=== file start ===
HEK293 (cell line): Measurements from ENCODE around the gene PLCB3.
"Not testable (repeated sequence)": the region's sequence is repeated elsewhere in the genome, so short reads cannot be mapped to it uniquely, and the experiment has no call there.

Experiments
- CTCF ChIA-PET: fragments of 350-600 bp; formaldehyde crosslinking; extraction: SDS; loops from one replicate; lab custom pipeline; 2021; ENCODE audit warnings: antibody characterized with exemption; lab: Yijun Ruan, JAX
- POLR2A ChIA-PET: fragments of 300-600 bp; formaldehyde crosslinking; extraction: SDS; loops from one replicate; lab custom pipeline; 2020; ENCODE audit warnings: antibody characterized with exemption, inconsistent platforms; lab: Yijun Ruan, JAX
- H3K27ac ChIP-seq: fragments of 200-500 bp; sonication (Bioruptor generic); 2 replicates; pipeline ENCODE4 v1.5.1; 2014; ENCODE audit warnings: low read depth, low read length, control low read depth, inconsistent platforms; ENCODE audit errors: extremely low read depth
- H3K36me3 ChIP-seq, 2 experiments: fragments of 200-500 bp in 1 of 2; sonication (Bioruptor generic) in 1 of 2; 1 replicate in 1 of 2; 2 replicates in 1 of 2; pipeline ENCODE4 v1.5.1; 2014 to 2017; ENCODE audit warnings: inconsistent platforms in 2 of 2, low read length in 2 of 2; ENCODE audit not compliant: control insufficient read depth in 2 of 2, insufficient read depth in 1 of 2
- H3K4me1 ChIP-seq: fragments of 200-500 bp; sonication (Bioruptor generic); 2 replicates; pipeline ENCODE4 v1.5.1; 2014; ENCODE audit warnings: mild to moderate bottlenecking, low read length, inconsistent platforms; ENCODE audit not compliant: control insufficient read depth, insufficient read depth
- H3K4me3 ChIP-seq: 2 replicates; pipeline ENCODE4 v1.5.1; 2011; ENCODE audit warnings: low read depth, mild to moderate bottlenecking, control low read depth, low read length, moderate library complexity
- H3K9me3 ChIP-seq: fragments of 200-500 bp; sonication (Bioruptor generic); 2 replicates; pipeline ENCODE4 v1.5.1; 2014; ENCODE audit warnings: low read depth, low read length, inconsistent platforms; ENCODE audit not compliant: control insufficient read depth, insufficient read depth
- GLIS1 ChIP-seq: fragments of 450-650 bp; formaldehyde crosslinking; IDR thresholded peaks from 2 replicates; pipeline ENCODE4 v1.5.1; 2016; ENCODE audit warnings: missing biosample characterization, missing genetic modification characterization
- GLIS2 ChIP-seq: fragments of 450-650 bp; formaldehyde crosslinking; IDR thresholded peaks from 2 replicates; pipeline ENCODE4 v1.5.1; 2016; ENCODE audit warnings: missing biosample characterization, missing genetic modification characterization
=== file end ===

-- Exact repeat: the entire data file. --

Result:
HEK293 (cell line): Measurements from ENCODE around the gene PLCB3.
"Not testable (repeated sequence)": the region's sequence is repeated elsewhere in the genome, so short reads cannot be mapped to it uniquely, and the experiment has no call there.

Experiments
- CTCF ChIA-PET: fragments of 350-600 bp; formaldehyde crosslinking; extraction: SDS; loops from one replicate; lab custom pipeline; 2021; ENCODE audit warnings: antibody characterized with exemption; lab: Yijun Ruan, JAX
- POLR2A ChIA-PET: fragments of 300-600 bp; formaldehyde crosslinking; extraction: SDS; loops from one replicate; lab custom pipeline; 2020; ENCODE audit warnings: antibody characterized with exemption, inconsistent platforms; lab: Yijun Ruan, JAX
- H3K27ac ChIP-seq: fragments of 200-500 bp; sonication (Bioruptor generic); 2 replicates; pipeline ENCODE4 v1.5.1; 2014; ENCODE audit warnings: low read depth, low read length, control low read depth, inconsistent platforms; ENCODE audit errors: extremely low read depth
- H3K36me3 ChIP-seq, 2 experiments: fragments of 200-500 bp in 1 of 2; sonication (Bioruptor generic) in 1 of 2; 1 replicate in 1 of 2; 2 replicates in 1 of 2; pipeline ENCODE4 v1.5.1; 2014 to 2017; ENCODE audit warnings: inconsistent platforms in 2 of 2, low read length in 2 of 2; ENCODE audit not compliant: control insufficient read depth in 2 of 2, insufficient read depth in 1 of 2
- H3K4me1 ChIP-seq: fragments of 200-500 bp; sonication (Bioruptor generic); 2 replicates; pipeline ENCODE4 v1.5.1; 2014; ENCODE audit warnings: mild to moderate bottlenecking, low read length, inconsistent platforms; ENCODE audit not compliant: control insufficient read depth, insufficient read depth
- H3K4me3 ChIP-seq: 2 replicates; pipeline ENCODE4 v1.5.1; 2011; ENCODE audit warnings: low read depth, mild to moderate bottlenecking, control low read depth, low read length, moderate library complexity
- H3K9me3 ChIP-seq: fragments of 200-500 bp; sonication (Bioruptor generic); 2 replicates; pipeline ENCODE4 v1.5.1; 2014; ENCODE audit warnings: low read depth, low read length, inconsistent platforms; ENCODE audit not compliant: control insufficient read depth, insufficient read depth
- GLIS1 ChIP-seq: fragments of 450-650 bp; formaldehyde crosslinking; IDR thresholded peaks from 2 replicates; pipeline ENCODE4 v1.5.1; 2016; ENCODE audit warnings: missing biosample characterization, missing genetic modification characterization
- GLIS2 ChIP-seq: fragments of 450-650 bp; formaldehyde crosslinking; IDR thresholded peaks from 2 replicates; pipeline ENCODE4 v1.5.1; 2016; ENCODE audit warnings: missing biosample characterization, missing genetic modification characterization